Whether you’re moving forward with digital marketing efforts or putting on the brakes, 89% of Twitter users said they want brand managers to provide trustworthy information, and 86% said they want to see organizations helping to support those struggling during the pandemic. Eighty-two percent said they want to hear about support for frontline employees, with nearly the same amount (80%) wanting brand managers to showcase what they’re doing for all employees:

Image courtesy of Twitter.

Lead your digital communications with storytelling efforts, highlighting both your employees and community members, to forge deeper and lasting relationships that can help you weather the crisis.


Looking for more insight on how to address the current global crisis and lead your organization into a strong recovery?

Join Ragan’s Crisis Leadership Board to network and brainstorm with peers, get the latest intelligence and research, and start to strategize for the future of your organization.

Learn more about this exclusive membership here.


On Thursday, Pet food brand Freshpet is offering the “first-ever Zoomies meeting” for people and their hard-working pets:

Considering many are now working from home, the social media effort is a fun way to highlight the company while increasing engagement and providing an opportunity for consumer-generated content (Freshpet is encouraging attendees to dress up their animals for the call).

Consider showing off your work culture and employees by sharing the pets behind the people. Doing so can increase engagement and bring smiles.

YouTube introduces ‘fact check’ panels

The video platform announced that it’s rolling out its feature, which is currently available in Brazil and India, to the United States.  

 In a blog post, YouTube wrote:

Over the past several years, we’ve seen more and more people coming to YouTube for news and information. They want to get the latest on an election, to find multiple perspectives on a topic, or to learn about a major breaking news event. More recently, the outbreak of COVID-19 and its spread around the world has reaffirmed how important it is for viewers to get accurate information during fast-moving events. That’s why we’re continuing to improve the news experience on YouTube, including raising up authoritative sources of information across the site.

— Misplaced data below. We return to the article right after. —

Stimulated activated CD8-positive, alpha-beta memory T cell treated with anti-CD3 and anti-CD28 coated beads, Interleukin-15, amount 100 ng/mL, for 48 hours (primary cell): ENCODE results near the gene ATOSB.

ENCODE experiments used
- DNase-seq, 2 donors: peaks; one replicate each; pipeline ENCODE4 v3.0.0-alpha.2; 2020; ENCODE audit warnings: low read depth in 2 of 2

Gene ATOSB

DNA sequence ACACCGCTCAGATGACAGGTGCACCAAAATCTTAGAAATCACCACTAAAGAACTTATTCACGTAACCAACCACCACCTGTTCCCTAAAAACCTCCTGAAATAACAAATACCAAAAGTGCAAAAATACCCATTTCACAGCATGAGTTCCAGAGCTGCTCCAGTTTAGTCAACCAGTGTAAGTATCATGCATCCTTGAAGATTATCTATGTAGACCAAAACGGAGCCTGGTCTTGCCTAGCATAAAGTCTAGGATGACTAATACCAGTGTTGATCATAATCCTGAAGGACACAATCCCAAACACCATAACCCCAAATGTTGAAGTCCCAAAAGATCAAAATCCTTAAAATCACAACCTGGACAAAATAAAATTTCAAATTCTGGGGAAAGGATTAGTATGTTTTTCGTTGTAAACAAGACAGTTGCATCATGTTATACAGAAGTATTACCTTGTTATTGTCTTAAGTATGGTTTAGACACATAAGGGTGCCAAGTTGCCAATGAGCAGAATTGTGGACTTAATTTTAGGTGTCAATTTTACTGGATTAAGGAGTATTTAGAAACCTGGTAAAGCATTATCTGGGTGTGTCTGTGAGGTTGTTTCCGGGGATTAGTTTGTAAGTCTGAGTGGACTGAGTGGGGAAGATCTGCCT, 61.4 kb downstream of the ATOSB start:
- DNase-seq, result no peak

… Our fact check information panels provide fresh context in these situations by highlighting relevant, third-party fact-checked articles above search results for relevant queries, so that our viewers can make their own informed decision about claims made in the news.


Image courtesy of Google.

Why it’s important: YouTube’s rollout follows similar moves from Twitter, Facebook and more to highlight authoritative sources of information and fight against fake news. You shouldn’t only rely on social media platforms and tech companies to battle misinformation, however. Do your part by sharing content from trusted sources, helping employees to be savvy news and content consumers, and sharing tips to identify misinformation with your online community.


TripAdvisor is cutting roughly 25% of its workforce, which will affect more than 900 employees.

In a public letter to employees, the organization’s chief executive, Steve Kaufer, wrote, in part:

I know that today marks a difficult day for many of our colleagues and friends.  Everyone’s lives have been upended by this virus, and I continue to be profoundly humbled by and, at the same time, so proud to see everyone in this company rising to the occasion. I’ve been in awe, watching you all work day and night to ensure travelers and our travel partners receive the high level of service expected of our brand as teams remain virtually connected and productive.

But sometimes, the most valiant of efforts aren’t enough to counter outside circumstances and, as a public company, it is our responsibility to adjust, adapt and evolve to the environment that surrounds us.

If you’re in the position of delivering tough news to your workforce, focus on affected employees and outline your plans for supporting them through this crisis and beyond. Learn about infusing empathy into layoff or furlough announcements here.


How is the COVID-19 crisis affecting communicators? What are their top challenges and how are they responding?

Benchmark your efforts by downloading our survey about how the current crisis is making an impact on your colleagues and neighbors. Learn what channels are the most effective, what messages are getting the majority of the focus, and other key insights.

Download your copy here.


We asked what you thought of Microsoft Word marking two spaces following a period as an error, and 81% of you said you welcome the style stance:


How are you combating employee burnout as people work from home, especially for those putting in longer hours responding to the crisis?

Weigh in our poll through Twitter and share your efforts under the #DailyScoop hashtag. We’ll share in tomorrow’s roundup.